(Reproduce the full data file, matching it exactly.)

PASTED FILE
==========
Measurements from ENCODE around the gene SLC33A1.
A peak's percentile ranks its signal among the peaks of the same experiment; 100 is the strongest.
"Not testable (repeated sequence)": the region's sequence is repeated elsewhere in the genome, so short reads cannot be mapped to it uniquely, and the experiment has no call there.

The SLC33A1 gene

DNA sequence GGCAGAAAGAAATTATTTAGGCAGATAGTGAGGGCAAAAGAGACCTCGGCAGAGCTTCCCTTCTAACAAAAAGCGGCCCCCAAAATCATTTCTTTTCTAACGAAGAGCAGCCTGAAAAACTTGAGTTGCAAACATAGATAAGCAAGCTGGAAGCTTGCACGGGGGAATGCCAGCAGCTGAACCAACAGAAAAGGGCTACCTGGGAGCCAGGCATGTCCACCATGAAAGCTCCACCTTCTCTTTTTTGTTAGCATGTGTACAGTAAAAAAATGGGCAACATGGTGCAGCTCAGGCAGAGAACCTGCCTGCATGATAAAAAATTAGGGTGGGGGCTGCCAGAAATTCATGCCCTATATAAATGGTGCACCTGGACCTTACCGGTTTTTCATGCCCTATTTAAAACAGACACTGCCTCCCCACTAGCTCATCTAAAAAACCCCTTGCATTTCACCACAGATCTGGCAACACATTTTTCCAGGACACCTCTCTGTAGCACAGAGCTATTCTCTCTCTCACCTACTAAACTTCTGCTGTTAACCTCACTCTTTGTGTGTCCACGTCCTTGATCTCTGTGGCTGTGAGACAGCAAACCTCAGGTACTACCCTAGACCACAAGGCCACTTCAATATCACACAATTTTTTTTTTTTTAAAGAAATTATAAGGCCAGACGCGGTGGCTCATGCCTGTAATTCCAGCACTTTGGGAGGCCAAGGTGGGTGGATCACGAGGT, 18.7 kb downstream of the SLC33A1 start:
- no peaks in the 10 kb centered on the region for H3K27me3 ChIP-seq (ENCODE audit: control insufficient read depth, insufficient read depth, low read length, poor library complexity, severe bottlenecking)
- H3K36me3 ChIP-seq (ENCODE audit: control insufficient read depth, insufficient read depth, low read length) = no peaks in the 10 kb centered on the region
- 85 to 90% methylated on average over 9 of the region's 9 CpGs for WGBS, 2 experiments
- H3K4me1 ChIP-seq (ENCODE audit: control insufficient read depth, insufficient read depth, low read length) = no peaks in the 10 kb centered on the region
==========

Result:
Measurements from ENCODE around the gene SLC33A1.
A peak's percentile ranks its signal among the peaks of the same experiment; 100 is the strongest.
"Not testable (repeated sequence)": the region's sequence is repeated elsewhere in the genome, so short reads cannot be mapped to it uniquely, and the experiment has no call there.

The SLC33A1 gene

DNA sequence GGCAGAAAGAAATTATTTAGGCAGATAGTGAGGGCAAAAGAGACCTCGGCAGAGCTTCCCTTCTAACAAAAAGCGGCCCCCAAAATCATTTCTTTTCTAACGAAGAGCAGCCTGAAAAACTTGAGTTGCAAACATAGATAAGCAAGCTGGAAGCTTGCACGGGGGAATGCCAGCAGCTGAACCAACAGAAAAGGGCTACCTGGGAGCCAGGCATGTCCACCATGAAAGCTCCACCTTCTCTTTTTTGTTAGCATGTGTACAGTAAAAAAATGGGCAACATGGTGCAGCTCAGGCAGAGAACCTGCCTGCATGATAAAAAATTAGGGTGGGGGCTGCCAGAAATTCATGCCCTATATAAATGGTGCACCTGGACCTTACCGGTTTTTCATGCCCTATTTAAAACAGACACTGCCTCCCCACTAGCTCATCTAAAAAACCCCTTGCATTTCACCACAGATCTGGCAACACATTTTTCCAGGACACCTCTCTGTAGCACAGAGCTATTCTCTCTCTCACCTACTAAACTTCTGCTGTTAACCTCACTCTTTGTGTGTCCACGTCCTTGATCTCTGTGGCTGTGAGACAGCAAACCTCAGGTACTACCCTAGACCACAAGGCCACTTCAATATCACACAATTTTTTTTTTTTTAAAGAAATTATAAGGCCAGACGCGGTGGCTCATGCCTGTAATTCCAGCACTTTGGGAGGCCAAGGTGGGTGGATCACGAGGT, 18.7 kb downstream of the SLC33A1 start:
- no peaks in the 10 kb centered on the region for H3K27me3 ChIP-seq (ENCODE audit: control insufficient read depth, insufficient read depth, low read length, poor library complexity, severe bottlenecking)
- H3K36me3 ChIP-seq (ENCODE audit: control insufficient read depth, insufficient read depth, low read length) = no peaks in the 10 kb centered on the region
- 85 to 90% methylated on average over 9 of the region's 9 CpGs for WGBS, 2 experiments
- H3K4me1 ChIP-seq (ENCODE audit: control insufficient read depth, insufficient read depth, low read length) = no peaks in the 10 kb centered on the region